We are committed to supporting youth in their physical, mental and spiritual development through a strong focus on the outdoors and survival skills. We encourage youth service and honor Rotary clubs who provide service to or work with Scouts with the IFSR Youth Service Award.  Below are some recent recipients of this award:

  • In the Cayman Islands, seniors were in for a special treat when young ladies from the Girl Guides, Brownies and Rainbows spent the evening with them at the Cayman Brac Rotary Club’s Annual Senior Citizen Dinner. Seniors were treated to a traditional Caymanian Christmas dinner and each given a gift prepared by the Rotarians.
  • In Australia, the Diamantina Scouts lost their scout hall when the building was targeted by arsonists in 2010. Through sausage sizzles and badge sales, the group raised more than USD $20,000. With the support of the Rotary Club of Belconnen, the Scouts Australia ACT branch raised the remaining USD $130,000 needed to rebuild.
  • The Brentwood Noon Rotary Club of Tennessee in the United Sates held its 11th Annual Little Harpeth River Cleanup, cleaning up nearly 3,000 pounds of trash in a river that runs more than 10 miles through the city. In addition to Rotary club members, volunteers from the Boy Scout Troops and Cub Scout Packs helped.
  • In England, thanks to a generous donation from the Rotary Club of Sherborne Castles, 21 members of the 1st Sherborne Girl Guides will take part in a camping trip.

Membership in the International Fellowship of Scouting Rotarians is open to Rotarians, family members, program participants and alumni in any country, who are also former current members or supporters of any (girl or boy) Scout or Guide Association. Learn more on our website and join today!

Throughout the month of June, we’ll be celebrating Rotary Fellowships Month by sharing inspirational services stories from various Rotary Fellowships. We hope these stories inspire you to join or start a Rotary Fellowship.



Fostering international understanding through Rotary Fellowships

By Franco Clemente, Rotary E-Club of and Chair of the Italian Culture Worldwide Rotarian Fellowship  

My first encounter with Rotary Fellowships was in 1993 when the Magna Graecia Fellowship hosted their annual tour in South Italy. This was the first time I met Rotarians from around the world and enjoyed their fellowship. In 1994, I took part in the Italian Rotarian Ski Championship with my family, spending a week in the mountains alongside Rotarian skiers. In 1997, I joined the Yachting Fellowship (IYFR), launching the South Italy Fleet, and since then I have taken part in meetings all around the world, making friends with Rotarian sailors from everywhere:  Hawaii, England, the Philippines and Spain.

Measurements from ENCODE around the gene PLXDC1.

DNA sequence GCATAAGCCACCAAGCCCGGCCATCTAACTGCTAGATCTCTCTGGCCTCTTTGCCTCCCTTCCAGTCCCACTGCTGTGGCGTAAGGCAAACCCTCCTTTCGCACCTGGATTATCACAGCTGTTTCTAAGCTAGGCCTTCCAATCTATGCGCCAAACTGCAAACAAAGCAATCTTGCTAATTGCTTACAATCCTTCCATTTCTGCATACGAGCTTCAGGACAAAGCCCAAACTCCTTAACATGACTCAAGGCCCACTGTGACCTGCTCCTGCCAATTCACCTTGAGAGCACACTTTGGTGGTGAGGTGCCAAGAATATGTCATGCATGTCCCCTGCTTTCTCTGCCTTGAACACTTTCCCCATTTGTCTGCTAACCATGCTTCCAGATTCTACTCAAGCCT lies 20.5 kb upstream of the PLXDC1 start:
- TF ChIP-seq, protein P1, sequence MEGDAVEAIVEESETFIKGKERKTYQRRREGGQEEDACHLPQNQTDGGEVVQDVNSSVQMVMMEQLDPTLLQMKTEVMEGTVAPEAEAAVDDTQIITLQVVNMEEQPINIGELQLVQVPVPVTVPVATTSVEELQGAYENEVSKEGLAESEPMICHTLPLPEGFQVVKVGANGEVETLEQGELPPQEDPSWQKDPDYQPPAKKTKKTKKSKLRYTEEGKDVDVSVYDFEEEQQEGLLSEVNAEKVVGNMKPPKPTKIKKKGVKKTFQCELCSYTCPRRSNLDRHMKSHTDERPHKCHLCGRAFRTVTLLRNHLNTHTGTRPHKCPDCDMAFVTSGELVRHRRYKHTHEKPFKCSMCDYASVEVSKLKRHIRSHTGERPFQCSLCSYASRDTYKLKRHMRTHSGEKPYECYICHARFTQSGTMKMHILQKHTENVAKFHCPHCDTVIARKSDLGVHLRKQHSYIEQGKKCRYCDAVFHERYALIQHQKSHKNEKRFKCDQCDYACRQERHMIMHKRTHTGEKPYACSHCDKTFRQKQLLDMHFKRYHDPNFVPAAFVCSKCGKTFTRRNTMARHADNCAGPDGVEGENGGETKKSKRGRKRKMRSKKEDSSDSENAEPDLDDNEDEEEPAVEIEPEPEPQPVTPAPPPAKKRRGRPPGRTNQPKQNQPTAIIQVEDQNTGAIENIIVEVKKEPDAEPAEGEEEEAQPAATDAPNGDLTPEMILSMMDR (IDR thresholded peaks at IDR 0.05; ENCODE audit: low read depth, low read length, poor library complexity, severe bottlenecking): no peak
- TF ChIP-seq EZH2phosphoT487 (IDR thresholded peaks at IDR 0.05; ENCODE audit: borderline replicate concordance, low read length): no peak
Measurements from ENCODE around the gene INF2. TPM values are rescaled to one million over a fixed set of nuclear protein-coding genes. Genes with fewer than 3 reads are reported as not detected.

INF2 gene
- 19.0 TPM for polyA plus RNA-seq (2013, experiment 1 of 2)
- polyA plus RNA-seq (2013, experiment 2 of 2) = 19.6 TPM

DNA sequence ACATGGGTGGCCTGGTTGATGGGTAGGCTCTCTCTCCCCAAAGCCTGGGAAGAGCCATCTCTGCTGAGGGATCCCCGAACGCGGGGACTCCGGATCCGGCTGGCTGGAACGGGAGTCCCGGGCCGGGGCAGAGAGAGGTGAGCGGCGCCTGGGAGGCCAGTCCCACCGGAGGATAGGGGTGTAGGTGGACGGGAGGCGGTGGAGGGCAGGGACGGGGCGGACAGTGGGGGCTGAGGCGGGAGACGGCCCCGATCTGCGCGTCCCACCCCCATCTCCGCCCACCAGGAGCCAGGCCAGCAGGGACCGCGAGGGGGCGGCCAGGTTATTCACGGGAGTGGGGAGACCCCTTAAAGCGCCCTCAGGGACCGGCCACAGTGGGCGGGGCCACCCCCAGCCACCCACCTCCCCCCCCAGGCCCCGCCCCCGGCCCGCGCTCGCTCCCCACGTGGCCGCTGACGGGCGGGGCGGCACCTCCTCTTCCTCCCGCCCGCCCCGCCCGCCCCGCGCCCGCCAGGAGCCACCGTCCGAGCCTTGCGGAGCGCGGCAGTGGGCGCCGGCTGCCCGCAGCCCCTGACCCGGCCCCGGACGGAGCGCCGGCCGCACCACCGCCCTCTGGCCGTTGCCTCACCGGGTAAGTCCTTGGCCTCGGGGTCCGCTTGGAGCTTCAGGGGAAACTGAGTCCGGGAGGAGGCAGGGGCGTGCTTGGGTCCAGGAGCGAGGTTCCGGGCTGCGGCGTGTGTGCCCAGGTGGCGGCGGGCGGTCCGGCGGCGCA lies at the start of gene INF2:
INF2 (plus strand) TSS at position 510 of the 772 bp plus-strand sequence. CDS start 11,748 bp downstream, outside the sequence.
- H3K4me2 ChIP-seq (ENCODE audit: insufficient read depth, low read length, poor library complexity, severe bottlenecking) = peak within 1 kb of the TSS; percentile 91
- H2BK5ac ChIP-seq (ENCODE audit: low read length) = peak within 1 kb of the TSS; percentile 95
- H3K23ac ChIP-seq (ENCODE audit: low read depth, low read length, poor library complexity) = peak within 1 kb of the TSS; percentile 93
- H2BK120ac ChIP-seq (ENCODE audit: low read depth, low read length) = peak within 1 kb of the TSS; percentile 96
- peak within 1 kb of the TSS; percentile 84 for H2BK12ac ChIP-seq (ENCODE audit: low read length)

I joined Rotary in 1992, and I almost immediately appreciated its huge global network. Along with that I appreciated the wide variety of Rotary Fellowships. I’ve been a member of many Fellowships, and I have participated as a guest in many events organized by other Fellowships. My family has always been involved in these activities, and I can say that Rotary Fellowships helped my daughters understand what Rotary really is, since in Italy we tend to be a little too formal and serious in our meetings.

I was among the founders of the Italian Culture Worldwide Rotary Fellowship (ICWRF) and I can say that this fellowship truly embodies the Rotary spirit. ICWRF originated from the common activities of a small group of Rotarians from different continents who met through Rotary exchanges and international projects, and for almost ten years had been using their friendships to support their own district’s international projects.

The ICWRF is open to all Rotarians, their spouses, Rotaractors and Rotary alumni to be used as an international service network for those interested in Italian culture, living abroad, and meeting Italian Rotarians. ICWRF’s purpose is to promote collaboration among various cultures, people and countries, using the Rotary network for better understanding how different cultures adapt and integrate with each other, and paying particular attention to immigration problems and fostering international understanding.

Since the formation of ICWRF, my Rotary life has changed, as has my personal life. On one hand, I had a new means of getting in touch with old Rotarian friends, often met through other Rotary Fellowships. I have led quite an unconventional life. I have lived in many different countries, and I have always been grateful to Rotary for the opportunity to make so many friends, and to serve locally with them. Unfortunately, changing jobs and changing countries, I have lost touch with a lot of them.

I had the incredible pleasure of being contacted by young Rotarians from London, England and Tirana, Albania who formed new ICWRF teams in their nations. These teams included friends of mine who I hadn’t seen for years but they recognized my name and got in touch with me. I’ve been living in the Arabian Peninsula for the last three years – the last two in the Kingdom of Saudi Arabia (KSA), where Rotary is currently not present – and believe me, it was very good getting in touch with so many new friends, and being able to serve, even from the remote KSA. Miracles of Rotary!

Every year the Italian Culture Worldwide Rotary Fellowship (ICWRF) observes the Day of Remembrance on 8 August to concentrate our actions on celebrating immigration and analyzing common and shareable roots to better understanding different cultures. Contact me to learn how you can get involved.

Throughout the month of June, we’ll be celebrating Rotary Fellowships Month by sharing inspirational services stories from various Rotary Fellowships. We hope these stories inspire you to join or start a Rotary Fellowship.